JOHNSON CITY, Tenn. (WJHL) — Joan Berry has lived with and will always live with the pain of losing her daughter, Johnia. Johnia was killed in 2004 by an intruder at her apartment after a night of wrapping Christmas gifts for kids.

To keep busy and continue honoring Johnia’s memory, Joan Berry started a toy drive that helps thousands of children in the region. She called it the “Johnia Berry Toy Drive.”

Berry works hard each year to provide toys for kids in need. In the 19 years of the toy drive, she said thousands of toys have been donated.

“It has grown tremendously,” she said. “We started out and it was very small. But I just can’t believe how much it has grown over the years. There’s mounds of toys. You know, there is a lot of volunteers behind this. I couldn’t do this by myself. We have so many volunteers, people collecting the toys, doing [that] the whole month that they’re being dropped off.”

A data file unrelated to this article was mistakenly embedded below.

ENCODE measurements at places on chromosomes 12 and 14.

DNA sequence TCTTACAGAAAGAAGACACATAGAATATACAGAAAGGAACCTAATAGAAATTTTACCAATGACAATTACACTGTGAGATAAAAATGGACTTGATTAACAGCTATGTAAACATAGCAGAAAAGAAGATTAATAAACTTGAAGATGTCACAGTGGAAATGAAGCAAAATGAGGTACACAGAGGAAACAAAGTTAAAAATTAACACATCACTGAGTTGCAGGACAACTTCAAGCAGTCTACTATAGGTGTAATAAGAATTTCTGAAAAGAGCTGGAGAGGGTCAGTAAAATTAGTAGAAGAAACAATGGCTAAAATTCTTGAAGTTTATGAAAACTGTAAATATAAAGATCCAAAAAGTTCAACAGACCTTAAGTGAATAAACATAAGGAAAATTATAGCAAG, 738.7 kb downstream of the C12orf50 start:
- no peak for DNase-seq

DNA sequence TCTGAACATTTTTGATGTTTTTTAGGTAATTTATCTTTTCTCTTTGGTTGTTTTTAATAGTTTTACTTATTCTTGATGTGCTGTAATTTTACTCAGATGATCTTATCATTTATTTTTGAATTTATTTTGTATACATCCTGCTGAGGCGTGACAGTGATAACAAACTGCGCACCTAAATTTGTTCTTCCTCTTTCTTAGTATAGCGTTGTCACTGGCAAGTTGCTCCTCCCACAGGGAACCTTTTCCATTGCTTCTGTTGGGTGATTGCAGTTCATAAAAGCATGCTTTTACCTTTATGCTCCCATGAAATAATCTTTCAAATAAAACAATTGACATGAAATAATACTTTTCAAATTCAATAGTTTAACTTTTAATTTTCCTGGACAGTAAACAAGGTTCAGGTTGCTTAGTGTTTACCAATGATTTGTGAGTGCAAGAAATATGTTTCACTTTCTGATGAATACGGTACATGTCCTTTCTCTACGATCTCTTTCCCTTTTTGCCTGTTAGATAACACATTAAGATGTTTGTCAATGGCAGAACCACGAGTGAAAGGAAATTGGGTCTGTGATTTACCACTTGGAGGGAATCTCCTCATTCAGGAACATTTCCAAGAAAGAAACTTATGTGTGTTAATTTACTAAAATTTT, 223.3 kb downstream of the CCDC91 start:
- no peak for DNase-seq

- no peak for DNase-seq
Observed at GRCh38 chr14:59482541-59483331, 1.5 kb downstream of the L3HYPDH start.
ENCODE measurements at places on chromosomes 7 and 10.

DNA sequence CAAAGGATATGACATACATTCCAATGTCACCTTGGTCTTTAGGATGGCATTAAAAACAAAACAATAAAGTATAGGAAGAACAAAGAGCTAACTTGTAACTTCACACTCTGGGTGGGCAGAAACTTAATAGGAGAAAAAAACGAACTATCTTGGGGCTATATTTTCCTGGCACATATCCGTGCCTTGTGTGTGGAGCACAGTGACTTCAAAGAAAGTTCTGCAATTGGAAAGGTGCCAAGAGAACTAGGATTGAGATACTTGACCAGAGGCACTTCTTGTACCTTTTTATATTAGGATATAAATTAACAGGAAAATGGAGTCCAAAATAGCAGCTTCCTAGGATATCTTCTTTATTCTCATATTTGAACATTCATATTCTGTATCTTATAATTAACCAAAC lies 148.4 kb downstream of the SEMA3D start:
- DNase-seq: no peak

The kids aren’t the only people who benefit. The hectic schedule helps Joan keep her mind busy, as well.

“I can tell you the holidays are very hard,” she said. “You know, if you’ve lost a loved one like we lost Johnia, it helps keep me busy. Staying busy is my thing. I need to be busy. I don’t have time, you know, for downtime. And it’s hard enough anyway, and I’ll always be sad, but keeping busy is my thing, is the thing that’s that’s worked best for me over the years.”

Berry said she will never heal from her daughter’s murder, but serving others helps her get through.

“This [toy drive] has been a tremendous help, not just to other people, but also for myself and my family,” she said. “So it’s wonderful to be able to turn such a tragic thing into something that Johnia would be proud of. And she had such a great love for children. So, yeah, there’s very little that you can do for Johnia at Christmas. So I feel like this is part of her Christmas.”

Over the years, Joan says she hasn’t felt like celebrating the holidays. But, the toy drive she started almost two decades ago provides a way to keep Johnia close during these times.

“And she I know she’s in heaven smiling down and saying, ‘Way to go. Keep it up’.”